Wednesday, October 24, 2007

IT and the financial sector

Globalization through global high-speed data highways has led to a significant increase in IT spending especially for financial concerns. Absorption of new technology has seen financial companies able to instantaneously transfer funds and price sensitive information across the globe, computers have enable the industry to store, process and analyze huge masses of information. Most importantly computers have led to new complex products to be devised and priced in real time.

Technology has had a dramatic effect on how banks function as well as their profitability. Facilities such as ATMs, debit cards and RTGS have reduced the staff burden on one side and also reduced the cost of servicing. In fact the marginal cost of making a transfer through a debit card is less than 5% of processing a cheque payment. Development of databases has meant that new web based services can be offered such as core banking[1] as well services can be targeted at the customer.

However this is not just software –hardware game, where in the corporate entity with the best hardware and software wins. The human capital needs are also changing. The complexity of some of the newer financial products o offer has meant that higher skill sets are needed than those of traditional traders. This in turn means a significant increase in man power costs. The shifting of back office and processing operations to cheaper locations than traditional expensive financial hubs by leveraging IT connectivity could be a way out of this.

The cost of transitioning to newer technologies is extremely high. Also the question of maintaining ‘backward compatibility’ with existing systems means that taking full advantage of latest developments is just not possible. Security issues such as identity theft and hacking also need to be addressed using expensive software’s and consultants. Most financial institutions may even find it difficult to earn an adequate return on their capital investments, especially when the advantage they may gain is usually transient as their competitors catch up.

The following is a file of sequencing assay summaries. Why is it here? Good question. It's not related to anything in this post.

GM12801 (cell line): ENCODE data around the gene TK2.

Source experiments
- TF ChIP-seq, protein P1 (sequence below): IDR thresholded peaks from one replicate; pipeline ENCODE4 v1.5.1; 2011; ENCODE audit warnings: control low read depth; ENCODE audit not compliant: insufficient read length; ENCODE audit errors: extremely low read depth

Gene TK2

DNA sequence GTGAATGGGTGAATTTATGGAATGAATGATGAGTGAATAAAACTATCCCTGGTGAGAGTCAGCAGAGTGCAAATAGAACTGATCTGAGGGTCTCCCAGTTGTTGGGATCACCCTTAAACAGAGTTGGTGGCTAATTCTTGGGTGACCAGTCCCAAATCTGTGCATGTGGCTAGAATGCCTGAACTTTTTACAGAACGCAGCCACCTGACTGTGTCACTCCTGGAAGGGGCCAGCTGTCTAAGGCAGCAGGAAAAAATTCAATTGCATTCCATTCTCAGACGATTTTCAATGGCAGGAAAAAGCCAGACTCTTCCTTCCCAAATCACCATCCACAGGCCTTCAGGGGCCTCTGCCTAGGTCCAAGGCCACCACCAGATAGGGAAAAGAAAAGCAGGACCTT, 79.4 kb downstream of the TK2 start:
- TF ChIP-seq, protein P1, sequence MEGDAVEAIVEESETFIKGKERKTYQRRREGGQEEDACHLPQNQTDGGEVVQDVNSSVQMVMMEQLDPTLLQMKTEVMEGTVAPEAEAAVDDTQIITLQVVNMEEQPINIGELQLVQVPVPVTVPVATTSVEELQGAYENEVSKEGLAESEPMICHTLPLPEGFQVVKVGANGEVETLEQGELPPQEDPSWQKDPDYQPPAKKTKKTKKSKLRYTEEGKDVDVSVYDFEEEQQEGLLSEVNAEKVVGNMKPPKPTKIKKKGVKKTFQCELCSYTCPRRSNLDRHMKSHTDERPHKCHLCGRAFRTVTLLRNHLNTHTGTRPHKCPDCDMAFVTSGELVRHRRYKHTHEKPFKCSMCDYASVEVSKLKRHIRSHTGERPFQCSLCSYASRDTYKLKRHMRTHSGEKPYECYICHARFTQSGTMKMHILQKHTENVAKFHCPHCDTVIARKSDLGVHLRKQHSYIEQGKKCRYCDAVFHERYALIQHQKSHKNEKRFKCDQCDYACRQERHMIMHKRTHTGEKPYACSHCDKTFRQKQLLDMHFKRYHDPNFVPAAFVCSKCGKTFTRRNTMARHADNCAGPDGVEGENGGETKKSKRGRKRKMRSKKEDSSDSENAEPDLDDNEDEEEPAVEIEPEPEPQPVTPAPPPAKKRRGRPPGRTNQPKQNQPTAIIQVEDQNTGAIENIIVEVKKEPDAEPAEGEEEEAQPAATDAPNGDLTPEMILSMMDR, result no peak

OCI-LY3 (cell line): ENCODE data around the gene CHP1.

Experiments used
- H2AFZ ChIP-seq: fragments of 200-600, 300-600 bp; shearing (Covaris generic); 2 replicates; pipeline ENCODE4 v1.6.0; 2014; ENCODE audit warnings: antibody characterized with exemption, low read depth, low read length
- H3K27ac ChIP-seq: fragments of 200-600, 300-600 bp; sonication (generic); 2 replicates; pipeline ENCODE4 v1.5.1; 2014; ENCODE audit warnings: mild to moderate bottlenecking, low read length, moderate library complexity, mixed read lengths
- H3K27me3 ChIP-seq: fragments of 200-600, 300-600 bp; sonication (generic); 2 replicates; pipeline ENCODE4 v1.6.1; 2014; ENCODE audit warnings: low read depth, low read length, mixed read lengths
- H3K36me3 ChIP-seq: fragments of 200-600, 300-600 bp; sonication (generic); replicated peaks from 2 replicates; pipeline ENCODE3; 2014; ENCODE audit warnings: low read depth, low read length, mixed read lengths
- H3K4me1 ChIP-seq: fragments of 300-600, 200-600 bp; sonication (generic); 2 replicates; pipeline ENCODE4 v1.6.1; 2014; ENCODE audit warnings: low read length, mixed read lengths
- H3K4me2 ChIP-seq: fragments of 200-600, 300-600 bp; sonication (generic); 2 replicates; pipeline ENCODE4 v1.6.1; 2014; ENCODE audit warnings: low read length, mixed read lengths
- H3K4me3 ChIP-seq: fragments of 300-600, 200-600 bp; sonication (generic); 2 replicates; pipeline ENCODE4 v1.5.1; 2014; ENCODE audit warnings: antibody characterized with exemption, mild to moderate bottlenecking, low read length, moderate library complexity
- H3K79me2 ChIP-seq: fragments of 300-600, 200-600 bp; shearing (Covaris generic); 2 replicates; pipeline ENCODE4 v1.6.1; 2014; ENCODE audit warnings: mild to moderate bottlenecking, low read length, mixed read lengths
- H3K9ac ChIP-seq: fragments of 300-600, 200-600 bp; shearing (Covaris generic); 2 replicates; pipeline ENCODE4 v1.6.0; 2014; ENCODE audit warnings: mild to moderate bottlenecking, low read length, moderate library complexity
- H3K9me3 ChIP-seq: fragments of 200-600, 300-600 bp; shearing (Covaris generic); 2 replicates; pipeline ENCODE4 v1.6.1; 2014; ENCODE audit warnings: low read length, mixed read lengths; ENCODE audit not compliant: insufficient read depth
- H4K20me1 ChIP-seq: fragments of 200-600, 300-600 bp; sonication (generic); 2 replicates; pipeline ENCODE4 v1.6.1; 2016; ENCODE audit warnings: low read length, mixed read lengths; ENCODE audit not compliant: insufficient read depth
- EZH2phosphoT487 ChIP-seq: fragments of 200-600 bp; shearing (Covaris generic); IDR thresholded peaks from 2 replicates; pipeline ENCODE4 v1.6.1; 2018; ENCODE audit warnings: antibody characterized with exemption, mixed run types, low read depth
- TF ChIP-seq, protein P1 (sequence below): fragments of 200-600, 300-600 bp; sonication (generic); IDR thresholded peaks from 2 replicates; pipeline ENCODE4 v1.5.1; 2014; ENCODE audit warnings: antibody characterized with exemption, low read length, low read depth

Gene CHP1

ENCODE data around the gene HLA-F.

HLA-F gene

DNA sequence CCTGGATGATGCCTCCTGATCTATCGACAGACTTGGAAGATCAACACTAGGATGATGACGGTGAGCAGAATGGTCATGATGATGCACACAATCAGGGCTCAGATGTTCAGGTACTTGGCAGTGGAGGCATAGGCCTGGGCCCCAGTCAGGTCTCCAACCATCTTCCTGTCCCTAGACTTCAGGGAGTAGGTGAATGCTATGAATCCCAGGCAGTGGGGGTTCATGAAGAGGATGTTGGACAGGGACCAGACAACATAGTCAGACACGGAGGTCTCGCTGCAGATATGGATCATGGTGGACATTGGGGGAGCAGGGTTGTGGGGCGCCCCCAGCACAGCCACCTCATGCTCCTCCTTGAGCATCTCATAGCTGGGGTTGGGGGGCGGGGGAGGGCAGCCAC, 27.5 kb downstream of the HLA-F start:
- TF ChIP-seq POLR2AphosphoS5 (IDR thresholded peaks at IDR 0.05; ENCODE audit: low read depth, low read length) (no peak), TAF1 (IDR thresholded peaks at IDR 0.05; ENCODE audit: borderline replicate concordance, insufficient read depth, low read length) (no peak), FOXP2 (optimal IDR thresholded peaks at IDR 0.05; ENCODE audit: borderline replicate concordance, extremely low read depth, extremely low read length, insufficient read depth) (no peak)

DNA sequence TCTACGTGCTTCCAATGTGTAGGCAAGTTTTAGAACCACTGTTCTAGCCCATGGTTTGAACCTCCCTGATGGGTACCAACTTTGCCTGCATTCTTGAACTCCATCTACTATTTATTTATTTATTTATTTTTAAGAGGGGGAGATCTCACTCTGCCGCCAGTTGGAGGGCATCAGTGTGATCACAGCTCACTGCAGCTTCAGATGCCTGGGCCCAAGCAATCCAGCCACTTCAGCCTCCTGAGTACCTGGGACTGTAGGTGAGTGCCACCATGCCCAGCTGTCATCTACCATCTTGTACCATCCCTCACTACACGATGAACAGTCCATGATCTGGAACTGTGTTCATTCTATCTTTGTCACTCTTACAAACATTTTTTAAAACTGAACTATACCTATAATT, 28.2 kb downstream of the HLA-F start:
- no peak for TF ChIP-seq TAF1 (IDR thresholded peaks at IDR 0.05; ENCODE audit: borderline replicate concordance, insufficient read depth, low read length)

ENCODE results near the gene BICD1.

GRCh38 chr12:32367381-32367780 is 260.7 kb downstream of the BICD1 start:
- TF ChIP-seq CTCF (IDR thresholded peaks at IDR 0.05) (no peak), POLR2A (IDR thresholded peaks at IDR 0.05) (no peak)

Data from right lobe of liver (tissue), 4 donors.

This is where market share becomes important. Technology has changed the balance between fixed and variable cost to a great extent. The initial high capital costs of hardware and software can be offset by the low marginal costs of serving the client. This directly means that a financial concern with a large market share can cover up its high initial costs faster before competition catches up.

[1] Services such as where a customers can operate their accounts, and avail banking services from any branch

Tuesday, October 23, 2007

Offshore derivatives instruments and the P notes

In the context of the Indian market, offshore derivatives instruments (ODIs) are investment vehicles used by overseas investors for an exposure in Indian equities or equity derivatives. These investors are not registered with SEBI, either because they do not want to, or due to regulatory restrictions.

These investors approach a foreign institutional investor (FII), who is already registered with SEBI. The FII makes purchases on behalf of those investors and the FII’s affiliate issues them ODIs. The underlying asset for the ODI could be either stocks or equity derivatives like Nifty futures.